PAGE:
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Jesus, The First Born


According to Jewish Law, the firstborn son had special duties and privileges. He shall inherit a double share of his father’s property (Deut 21:17). Parents should offer him to God and then redeem him (Num 18:15-16). Even if the parents have only one son, yet they consider him as the firstborn. So, the parents of Jesus presenting him to God as firstborn does not imply that Mary had other sons.

The LORD asked the Israelites through Moses, “Consecrate to me every firstborn. The first to open the womb among the Israelites, whether human or animal, is mine” (Ex 13:2). The LORD clarified the reason for the consecration of the firstborn: “As Pharaoh stubbornly refused to let us go, the LORD slew every firstborn in Egypt, of man and beast alike. That is why I sacrifice to the LORD all the males that open the womb, but the firstborn of my sons, I redeem” (Ex 13:15). The offering of the firstborn male to God was a grateful remembrance of God saving the firstborn male of Israelites at the time of the original Passover from Egypt, while the angel killed the firstborn of the Egyptians (Ex 12:12). Since Jesus was also the firstborn male of Mary, she and Joseph presented Jesus in the Temple.

The Israelites believed that their firstborn males and animals belonged to God. They sacrificed animals and bought back the child from God by giving five shekels to a priest. That amount was worth a month’s income. That helped to support the priests who consecrated themselves to God’s service in the place of the firstborn sons of Israel (Num 3:11-13). Thus, the non-Levites ransomed their firstborn for five shekels (Num 18:16). They did this on the 40th day by presenting the child to a local priest and paying him the money.

However, in Jesus’ case, the Bible does not mention any such payment. Joseph and Mary took the infant Jesus to the Temple and offered him to God. The parents did not redeem Jesus because he would serve God as a priest like the Levites. He later sacrificed himself as a priest and lamb for the remission of humanity’s sin. Since Mary’s purification and presentation of Jesus in the Temple happened 40 days after Christmas, the feast falls on 2 February according to the church calendar.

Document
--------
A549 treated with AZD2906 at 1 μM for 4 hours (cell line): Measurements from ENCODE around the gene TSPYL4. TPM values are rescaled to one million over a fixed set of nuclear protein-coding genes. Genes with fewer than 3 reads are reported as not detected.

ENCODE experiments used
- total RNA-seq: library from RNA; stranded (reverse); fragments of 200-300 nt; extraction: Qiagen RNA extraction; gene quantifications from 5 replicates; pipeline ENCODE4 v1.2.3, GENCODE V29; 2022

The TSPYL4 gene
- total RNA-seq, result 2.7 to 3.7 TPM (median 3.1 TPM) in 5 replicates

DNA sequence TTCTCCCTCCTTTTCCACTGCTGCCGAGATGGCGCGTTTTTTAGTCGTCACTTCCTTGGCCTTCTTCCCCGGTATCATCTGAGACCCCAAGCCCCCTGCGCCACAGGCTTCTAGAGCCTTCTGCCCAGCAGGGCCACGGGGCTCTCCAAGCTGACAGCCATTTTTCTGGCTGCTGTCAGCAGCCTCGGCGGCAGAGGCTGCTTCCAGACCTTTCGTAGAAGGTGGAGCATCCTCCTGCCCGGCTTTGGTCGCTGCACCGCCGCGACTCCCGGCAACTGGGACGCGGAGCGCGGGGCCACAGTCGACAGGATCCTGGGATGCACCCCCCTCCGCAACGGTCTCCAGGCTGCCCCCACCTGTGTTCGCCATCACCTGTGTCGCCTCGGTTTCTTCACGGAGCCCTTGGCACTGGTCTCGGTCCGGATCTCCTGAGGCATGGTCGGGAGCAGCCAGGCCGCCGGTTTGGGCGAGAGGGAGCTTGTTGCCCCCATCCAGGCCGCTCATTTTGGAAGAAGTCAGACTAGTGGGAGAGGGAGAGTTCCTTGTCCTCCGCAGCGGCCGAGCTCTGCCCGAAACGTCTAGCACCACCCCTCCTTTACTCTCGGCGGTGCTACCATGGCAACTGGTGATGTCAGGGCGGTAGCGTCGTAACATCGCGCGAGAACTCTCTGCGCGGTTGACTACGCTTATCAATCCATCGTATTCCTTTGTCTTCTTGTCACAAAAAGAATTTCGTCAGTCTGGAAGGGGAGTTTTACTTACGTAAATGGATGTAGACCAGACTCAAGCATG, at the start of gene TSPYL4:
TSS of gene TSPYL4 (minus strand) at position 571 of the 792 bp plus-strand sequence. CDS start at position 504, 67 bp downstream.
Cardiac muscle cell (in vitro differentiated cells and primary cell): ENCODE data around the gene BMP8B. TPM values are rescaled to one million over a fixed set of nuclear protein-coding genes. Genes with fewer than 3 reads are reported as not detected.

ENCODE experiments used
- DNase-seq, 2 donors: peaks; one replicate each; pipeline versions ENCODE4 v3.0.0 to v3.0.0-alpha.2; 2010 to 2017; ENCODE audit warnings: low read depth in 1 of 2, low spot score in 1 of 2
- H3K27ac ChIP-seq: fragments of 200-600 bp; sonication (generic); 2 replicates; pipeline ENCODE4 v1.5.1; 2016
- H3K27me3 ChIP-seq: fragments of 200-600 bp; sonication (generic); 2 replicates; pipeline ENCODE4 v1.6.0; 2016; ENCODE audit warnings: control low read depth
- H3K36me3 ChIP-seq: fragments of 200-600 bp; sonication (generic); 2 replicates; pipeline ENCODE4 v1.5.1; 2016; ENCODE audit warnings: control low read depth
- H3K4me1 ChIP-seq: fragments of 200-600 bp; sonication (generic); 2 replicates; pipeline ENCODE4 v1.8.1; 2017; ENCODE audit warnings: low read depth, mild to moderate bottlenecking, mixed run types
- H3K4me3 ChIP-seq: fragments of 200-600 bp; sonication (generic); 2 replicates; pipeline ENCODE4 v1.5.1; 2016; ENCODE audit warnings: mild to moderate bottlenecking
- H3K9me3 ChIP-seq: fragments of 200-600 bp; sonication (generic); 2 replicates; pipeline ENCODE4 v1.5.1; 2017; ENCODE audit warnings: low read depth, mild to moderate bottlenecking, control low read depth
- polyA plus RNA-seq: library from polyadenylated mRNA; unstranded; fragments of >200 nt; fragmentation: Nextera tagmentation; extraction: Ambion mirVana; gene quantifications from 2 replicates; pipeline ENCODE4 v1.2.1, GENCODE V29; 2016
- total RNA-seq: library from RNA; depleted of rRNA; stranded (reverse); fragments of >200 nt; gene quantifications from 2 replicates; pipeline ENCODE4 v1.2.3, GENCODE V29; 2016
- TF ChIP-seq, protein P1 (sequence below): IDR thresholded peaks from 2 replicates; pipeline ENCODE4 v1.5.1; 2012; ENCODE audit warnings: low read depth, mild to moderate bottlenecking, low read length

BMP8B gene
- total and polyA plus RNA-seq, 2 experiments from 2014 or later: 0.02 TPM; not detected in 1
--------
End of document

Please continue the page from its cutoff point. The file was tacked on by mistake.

Though all people are the children of God, Israel, as a nation, had the special privilege of the firstborn of God. The LORD asked Moses to tell Pharoah: “Thus says the LORD: Israel is my son, my firstborn. I said to you: Let my son go, that he may serve me. Since you refused to let him go, I will kill your son, your firstborn” (Ex 4:22-23). The sonship of Israel is symbolic because they are a covenantal people of God.


Referring to the return of the Holy Family from Egypt, Mathew referred to Hosea 11:1, “When Israel was a child, I loved him. Out of Egypt I called my son.” This has a three-dimensional meaning. God liberated Israel, his chosen people from their slavery in Egypt. Later, Infant Jesus came out of Egypt after his period of life-threat. Finally, Christ liberated all who believed in him by leading them from spiritual slavery to the sonship of God through baptism. The Catholic church teaches, “Baptism not only purifies from all sins, but also makes the neophyte “a new creature,” an adopted son of God, who has become a ‘partaker of the divine nature,’ member of Christ and co-heir with him, and a temple of the Holy Spirit” (CCC-1265).

Regardless of whether we are male or female, born first or later, we are the children of God because of our faith in Jesus. Let us keep that privilege throughout our lives.

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